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Economics correspondent analyses the week in -

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Economics correspondent analyses the week in finance

Broadcast: 03/05/2008

Reporter: Stephen Long

Economics correspondent Stephen Long joins Lateline to discuss the week in finance.


VIRGINIA TRIOLI, PRESENTER: The United States has narrowly avoided a recession, at least on the
figures so far. And according to the chief executive of Westpac bank, the credit crunch is easing
too. Gail Kelly says the worst is over. But, is it too good to be true?

Well, you know what economics correspondent Stephen Long is going to think of that.


STEPHEN LONG, ECONOMICS CORRESPONDENT: Of course it's too good to be true.

VIRGINIA TRIOLI: Of course it's too good to be true!

Come on, tell us about it.

STEPHEN LONG: Well, these GDP numbers out of the United States were really a false reading. The
only thing that kept the American economy in the positive was a big run up of inventories. In other
words, goods and parts being warehoused. Now, there's a statistical quirk in the national accounts
in the way they're read in the US and here where inventories are counted as a positive contribution
to economic growth, if they're rising. But they can actually be an indication that things are
getting sicker in the economy, and in this case it is almost certainly the case that in the United
States, inventories are running up because they just can't sell the stuff. The US economy is in
recession right now, I would wager.

VIRGINIA TRIOLI: So, the fact that the US GDP came ...

STEPHEN LONG: ... and it's gonna get worse.

VIRGINIA TRIOLI: It's going to get worse. But the fact that US GDP came in better this week, what,
0.6 of one per cent - that doesn't tell a better story for you?

STEPHEN LONG: No, no. I think it's gonna get worse from here. I really do. And, that figure is just
a false reading because of that statistical quirk. And, a lot of things tell us that: one, is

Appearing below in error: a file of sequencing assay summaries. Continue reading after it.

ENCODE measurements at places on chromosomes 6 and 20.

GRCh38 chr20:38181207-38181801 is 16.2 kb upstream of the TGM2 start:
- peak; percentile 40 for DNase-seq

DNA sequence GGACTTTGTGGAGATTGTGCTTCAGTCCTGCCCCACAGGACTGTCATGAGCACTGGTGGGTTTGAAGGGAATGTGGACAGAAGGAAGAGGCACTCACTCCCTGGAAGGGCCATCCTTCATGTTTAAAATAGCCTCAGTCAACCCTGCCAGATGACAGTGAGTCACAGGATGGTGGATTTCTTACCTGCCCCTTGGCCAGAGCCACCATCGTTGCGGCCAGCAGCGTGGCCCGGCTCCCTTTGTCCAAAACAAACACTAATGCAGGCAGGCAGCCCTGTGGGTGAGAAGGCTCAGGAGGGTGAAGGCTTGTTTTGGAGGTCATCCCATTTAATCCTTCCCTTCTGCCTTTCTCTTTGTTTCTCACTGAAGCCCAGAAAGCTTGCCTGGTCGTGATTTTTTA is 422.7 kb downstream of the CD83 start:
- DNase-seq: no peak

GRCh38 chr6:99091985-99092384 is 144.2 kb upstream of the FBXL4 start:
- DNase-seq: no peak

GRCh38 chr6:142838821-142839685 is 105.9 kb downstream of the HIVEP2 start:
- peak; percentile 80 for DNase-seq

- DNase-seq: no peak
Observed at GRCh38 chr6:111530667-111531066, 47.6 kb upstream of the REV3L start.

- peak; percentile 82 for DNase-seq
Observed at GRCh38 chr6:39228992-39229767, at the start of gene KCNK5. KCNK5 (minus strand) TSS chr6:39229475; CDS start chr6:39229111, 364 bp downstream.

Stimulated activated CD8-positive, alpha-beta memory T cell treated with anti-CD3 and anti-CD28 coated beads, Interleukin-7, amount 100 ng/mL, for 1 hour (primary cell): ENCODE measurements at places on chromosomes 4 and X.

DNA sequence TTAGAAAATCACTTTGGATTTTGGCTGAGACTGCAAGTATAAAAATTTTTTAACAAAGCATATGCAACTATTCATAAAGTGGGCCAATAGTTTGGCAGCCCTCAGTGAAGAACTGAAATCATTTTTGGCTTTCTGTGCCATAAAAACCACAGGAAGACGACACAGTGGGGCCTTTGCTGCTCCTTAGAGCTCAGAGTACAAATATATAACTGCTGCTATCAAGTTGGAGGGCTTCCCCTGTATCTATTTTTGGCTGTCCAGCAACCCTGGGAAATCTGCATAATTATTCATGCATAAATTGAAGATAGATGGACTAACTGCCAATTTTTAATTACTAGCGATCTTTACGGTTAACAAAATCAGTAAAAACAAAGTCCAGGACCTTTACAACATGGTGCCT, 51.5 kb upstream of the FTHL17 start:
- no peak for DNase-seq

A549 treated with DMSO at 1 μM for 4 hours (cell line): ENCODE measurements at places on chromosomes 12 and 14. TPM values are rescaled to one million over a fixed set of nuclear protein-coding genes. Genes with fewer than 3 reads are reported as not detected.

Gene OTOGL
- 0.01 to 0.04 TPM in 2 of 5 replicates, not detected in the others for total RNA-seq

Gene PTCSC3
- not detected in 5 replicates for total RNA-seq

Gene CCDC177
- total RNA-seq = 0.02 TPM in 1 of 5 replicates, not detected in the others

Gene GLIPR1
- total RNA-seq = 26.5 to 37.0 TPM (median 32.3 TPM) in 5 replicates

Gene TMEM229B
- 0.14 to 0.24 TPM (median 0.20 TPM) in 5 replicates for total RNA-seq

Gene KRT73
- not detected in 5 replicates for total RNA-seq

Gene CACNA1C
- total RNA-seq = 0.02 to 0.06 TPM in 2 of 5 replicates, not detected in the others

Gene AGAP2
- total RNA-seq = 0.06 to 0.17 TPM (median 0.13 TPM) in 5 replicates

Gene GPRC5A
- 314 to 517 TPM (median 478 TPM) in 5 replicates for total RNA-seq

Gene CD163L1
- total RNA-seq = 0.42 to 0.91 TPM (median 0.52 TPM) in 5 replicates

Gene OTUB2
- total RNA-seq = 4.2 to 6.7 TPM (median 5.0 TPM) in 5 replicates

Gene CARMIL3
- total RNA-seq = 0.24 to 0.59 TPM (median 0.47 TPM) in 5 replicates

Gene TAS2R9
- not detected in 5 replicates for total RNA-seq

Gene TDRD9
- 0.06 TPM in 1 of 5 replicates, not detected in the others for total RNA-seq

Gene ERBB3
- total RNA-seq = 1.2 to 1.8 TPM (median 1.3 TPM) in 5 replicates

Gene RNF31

what's happening with house prices. What's at the root of this whole mess? It was the sub-prime
mortgage market and the problem with mortgage defaults in the US. Look at what's happening with
house prices. The most reliable index came out this week. It showed that for the first time since
statistics have been recorded in the US, every major capital city right across the country is down.
Usually it's just certain regions. 17 out of the 20 cities were down by a record amount and then
the past three months, it's got much worse - it's accelerating.

VIRGINIA TRIOLI: What about the situation for house prices and interest rates here, though?

STEPHEN LONG: Well, house prices, according to Australian property monitors here, are flat, and
they're predicting big falls. What that means for interest rates, though, is another matter. We've
had a number of people, including Gail Kelly at Westpac, saying that rates are now on hold and the
next move will be down. Well, the latest retail trade numbers out today were more resilient than a
lot of people expected. Inflation still at 4.2 per cent, and, there's no guarantees that we won't
see another rates rise. It's actually just too hard to call. The Reserve will probably sit on its
hands when it meets next week, but who's to say for sure?

VIRGINIA TRIOLI: So just quickly and finally, then, when Gail Kelly says the worst is over, she's
just speaking about her situation at Westpac, then.

STEPHEN LONG: Well, this is the latest in a series of voices, a chorus of voices from bank
executives around the world saying the worst is over. One of them will be right at some stage, but
so far, every time one of the bank executives has said that, lo and behold, there's been another
big loss announced by one of their rivals or peers around the world.

VIRGINIA TRIOLI: Stephen Long, thank you.

STEPHEN LONG: You're welcome.